4. Check out the Policy Exchange link - land banking is a rational economic response to the government interference in the market. It is the government that has the land market sewn up! Compulsory resale of derelict eyesores, half finished builds and unstarted developments? Time limit on planning consent perhaps? There are certainly much worse ideas on this thread!
  5. I meant in the sense of paying for them. If somebody is at the subsistence level and has another child, there is no alternative but to increase welfare. I don't like welfare either, but nor do I want to live in a country where pushing children from subsistence to destitution is considered an acceptable policy. I completely disagree. Everything from the amount of parking, garages, bathrooms, garden size, bedrooms, location, density, dwelling type is driven (or should be) by market signals. Free of interference from government the market will produce the houses people want at the price they can afford. If any developer doesn't they will be going bust. Anybody doing it better, will make profit and will quickly be imitated. Look around at the market for everything else you buy - you have gone into the trap of thinking of housing units as you see them on youtube videos taken behind the iron curtain. State planning of housing will be as useless as state planning of anything, in fact the lead times are so long and the houses themselves so different, it is actually far more difficult than state planning of say lettuce production. What do you mean you want the leaves loose in a bag, with 3 different varities?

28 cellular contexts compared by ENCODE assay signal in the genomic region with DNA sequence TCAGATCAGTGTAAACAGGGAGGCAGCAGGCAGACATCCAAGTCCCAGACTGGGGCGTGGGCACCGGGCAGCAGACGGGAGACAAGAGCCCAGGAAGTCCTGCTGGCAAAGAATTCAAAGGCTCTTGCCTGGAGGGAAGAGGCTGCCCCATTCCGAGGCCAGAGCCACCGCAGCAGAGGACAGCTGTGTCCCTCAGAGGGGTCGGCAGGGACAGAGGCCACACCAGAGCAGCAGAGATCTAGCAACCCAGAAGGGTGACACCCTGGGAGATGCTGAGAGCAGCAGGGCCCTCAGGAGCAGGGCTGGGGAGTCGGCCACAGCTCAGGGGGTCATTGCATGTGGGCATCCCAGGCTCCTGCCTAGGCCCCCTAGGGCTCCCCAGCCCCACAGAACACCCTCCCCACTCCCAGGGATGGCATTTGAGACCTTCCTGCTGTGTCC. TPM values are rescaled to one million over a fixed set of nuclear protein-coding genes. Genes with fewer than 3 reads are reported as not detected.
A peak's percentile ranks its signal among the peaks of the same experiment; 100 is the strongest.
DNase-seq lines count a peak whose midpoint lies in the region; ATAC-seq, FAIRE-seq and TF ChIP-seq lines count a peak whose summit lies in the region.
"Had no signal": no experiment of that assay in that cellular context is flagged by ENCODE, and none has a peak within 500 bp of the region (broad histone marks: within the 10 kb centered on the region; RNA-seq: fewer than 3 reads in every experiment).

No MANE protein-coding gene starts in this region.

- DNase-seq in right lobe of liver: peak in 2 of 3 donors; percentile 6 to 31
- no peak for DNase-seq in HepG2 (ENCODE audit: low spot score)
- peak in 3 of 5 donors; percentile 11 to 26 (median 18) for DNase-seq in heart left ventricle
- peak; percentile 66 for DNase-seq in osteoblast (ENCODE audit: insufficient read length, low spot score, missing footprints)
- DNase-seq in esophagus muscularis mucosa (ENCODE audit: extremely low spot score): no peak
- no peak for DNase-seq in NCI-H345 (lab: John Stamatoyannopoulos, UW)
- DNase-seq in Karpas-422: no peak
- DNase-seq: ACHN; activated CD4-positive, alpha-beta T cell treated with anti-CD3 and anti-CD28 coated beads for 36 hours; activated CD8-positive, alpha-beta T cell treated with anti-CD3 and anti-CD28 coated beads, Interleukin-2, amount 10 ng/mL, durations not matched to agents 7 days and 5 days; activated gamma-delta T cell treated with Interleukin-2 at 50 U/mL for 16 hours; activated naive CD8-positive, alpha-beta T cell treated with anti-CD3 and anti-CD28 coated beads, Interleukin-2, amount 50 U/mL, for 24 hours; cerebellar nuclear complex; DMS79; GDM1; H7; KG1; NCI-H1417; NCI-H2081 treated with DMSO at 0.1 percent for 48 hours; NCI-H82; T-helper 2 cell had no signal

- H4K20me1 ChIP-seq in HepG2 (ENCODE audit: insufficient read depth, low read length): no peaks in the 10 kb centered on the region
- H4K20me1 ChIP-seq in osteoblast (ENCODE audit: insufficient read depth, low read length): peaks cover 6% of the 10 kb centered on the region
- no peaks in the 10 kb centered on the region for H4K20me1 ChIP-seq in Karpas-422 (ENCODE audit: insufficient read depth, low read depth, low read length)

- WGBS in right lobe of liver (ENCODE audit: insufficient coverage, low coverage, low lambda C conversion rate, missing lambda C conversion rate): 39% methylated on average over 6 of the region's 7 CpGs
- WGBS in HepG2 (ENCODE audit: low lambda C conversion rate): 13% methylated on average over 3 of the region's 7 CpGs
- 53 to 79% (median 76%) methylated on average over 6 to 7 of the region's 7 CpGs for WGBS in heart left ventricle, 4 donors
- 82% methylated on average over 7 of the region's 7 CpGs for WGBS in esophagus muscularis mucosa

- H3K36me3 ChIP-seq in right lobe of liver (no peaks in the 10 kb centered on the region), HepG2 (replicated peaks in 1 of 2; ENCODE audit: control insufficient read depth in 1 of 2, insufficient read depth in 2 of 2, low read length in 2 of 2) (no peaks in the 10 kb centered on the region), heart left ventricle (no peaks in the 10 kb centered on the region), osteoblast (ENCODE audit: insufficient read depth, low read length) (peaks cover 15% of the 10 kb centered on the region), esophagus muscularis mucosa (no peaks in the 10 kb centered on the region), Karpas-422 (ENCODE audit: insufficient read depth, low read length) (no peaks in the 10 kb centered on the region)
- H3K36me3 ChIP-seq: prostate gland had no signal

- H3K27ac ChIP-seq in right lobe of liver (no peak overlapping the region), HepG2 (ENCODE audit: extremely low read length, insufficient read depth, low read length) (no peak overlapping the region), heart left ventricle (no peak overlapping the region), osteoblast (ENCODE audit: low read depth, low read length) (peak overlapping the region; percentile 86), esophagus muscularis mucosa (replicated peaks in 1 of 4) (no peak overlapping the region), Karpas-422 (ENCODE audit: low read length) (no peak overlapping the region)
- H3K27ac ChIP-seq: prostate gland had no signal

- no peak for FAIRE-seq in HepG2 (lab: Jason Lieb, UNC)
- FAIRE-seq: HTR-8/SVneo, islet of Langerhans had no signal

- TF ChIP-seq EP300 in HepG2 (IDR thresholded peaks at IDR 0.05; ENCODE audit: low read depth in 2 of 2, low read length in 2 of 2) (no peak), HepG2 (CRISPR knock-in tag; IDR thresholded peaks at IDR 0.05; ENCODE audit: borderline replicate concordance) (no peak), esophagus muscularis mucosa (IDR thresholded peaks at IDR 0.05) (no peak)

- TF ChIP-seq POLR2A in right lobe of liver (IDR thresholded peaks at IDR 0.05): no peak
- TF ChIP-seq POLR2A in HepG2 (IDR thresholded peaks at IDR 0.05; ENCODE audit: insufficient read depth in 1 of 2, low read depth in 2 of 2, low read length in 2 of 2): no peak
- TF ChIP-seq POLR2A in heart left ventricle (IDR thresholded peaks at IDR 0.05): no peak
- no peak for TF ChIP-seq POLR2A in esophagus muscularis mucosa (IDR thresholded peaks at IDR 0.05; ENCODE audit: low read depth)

6. Most MPs probably can't remember what they said last week on air, as it came straight from the party blackberry and their policy changes according to the latest Sun headline.
  7. Given the amount of farmland, I suspect it might be even lower and you wouldn't need the compulsory part, as even with farm subsidies it must have far more value as housing. But in any case think of the effect of taking 66% off the price of building land on house prices, rents, poverty and welfare payments! Hopefully there would be a GCT liability - large financial rewards for no work never feels great when it is someone else...
  8. I apologise. I was confused by Reply #105 which was a reply to the idea that the tax allowance be raised to the level of average wages. For most existing taxpayers this would be effectively abolished. The two of you both seem to advocate a CI but would apply it in a very different way? I agree about not funnelling taxpayers money to property speculators, the problem is social housing is a state solution to a state made problem. With a regulated private rental market with enforced standards and low transation costs and house prices reflective of a functioning land market, there would be little need for either welfare or the state, certainly for those in work, removing the many perils of centralised planning which manifest themeselves whenever this approach is tried.